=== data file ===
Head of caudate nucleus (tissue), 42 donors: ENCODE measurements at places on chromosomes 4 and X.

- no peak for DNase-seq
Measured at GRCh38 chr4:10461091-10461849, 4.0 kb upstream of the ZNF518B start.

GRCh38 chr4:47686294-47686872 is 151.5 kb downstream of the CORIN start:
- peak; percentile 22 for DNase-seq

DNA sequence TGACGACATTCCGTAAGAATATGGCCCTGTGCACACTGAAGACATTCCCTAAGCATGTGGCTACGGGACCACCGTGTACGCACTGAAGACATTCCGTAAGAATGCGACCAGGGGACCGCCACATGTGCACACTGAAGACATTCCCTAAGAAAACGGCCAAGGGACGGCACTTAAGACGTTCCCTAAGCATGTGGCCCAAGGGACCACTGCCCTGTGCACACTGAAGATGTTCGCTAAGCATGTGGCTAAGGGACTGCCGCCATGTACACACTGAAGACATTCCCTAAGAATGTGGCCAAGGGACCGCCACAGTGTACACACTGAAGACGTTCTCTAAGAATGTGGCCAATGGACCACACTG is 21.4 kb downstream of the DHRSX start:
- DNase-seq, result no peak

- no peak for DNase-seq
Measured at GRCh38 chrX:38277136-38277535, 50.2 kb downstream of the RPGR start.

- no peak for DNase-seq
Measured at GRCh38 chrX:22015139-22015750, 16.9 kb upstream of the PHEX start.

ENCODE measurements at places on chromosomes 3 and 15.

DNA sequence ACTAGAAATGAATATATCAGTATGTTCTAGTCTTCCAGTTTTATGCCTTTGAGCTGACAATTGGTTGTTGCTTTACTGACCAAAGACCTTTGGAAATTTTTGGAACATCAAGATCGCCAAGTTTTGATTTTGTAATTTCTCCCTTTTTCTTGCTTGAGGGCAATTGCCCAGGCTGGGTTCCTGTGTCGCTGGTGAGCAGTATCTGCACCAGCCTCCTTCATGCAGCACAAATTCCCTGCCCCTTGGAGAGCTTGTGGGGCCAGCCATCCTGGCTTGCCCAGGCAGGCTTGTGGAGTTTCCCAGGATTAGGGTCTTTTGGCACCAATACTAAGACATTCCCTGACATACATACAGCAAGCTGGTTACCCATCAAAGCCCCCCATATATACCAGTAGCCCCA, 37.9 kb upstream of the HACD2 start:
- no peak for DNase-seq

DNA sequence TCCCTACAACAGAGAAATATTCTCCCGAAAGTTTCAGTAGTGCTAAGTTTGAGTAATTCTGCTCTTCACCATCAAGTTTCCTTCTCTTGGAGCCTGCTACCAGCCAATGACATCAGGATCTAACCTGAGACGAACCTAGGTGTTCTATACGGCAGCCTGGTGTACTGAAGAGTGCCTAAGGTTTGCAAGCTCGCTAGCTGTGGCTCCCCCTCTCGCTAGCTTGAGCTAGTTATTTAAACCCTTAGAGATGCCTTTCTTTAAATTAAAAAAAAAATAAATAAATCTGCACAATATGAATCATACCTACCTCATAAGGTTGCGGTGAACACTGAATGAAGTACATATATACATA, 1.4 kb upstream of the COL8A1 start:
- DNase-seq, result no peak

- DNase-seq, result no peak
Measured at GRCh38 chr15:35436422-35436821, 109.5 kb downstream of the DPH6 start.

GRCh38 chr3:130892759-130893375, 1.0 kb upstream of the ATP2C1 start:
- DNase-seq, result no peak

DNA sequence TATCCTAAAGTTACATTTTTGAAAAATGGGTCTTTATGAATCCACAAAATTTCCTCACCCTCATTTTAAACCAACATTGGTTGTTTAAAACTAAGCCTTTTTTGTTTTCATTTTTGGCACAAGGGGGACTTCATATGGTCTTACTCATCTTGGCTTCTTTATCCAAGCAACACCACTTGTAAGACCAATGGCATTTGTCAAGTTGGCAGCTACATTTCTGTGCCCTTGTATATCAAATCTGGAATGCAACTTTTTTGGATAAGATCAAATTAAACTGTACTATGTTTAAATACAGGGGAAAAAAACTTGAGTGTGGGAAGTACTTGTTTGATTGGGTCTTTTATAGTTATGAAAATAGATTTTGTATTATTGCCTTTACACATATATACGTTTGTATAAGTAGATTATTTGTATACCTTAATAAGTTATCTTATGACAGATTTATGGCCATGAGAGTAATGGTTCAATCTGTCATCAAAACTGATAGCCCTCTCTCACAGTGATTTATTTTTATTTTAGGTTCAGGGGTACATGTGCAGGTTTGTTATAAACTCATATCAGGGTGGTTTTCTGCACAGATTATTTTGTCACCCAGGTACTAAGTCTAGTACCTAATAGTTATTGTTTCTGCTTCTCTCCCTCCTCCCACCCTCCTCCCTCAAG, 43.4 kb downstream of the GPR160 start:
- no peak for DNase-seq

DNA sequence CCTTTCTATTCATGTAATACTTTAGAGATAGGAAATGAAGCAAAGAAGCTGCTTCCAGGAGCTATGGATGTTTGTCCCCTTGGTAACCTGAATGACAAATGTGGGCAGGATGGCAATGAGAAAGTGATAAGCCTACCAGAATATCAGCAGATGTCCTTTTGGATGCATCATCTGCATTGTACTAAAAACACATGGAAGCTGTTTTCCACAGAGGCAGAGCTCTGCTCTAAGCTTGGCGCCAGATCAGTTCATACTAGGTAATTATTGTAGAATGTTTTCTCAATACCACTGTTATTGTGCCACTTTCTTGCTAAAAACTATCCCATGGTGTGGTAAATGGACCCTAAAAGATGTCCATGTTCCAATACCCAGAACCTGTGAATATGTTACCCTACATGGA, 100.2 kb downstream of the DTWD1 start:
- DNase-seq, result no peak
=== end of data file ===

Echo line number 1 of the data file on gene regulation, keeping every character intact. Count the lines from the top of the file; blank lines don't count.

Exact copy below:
Head of caudate nucleus (tissue), 42 donors: ENCODE measurements at places on chromosomes 4 and X.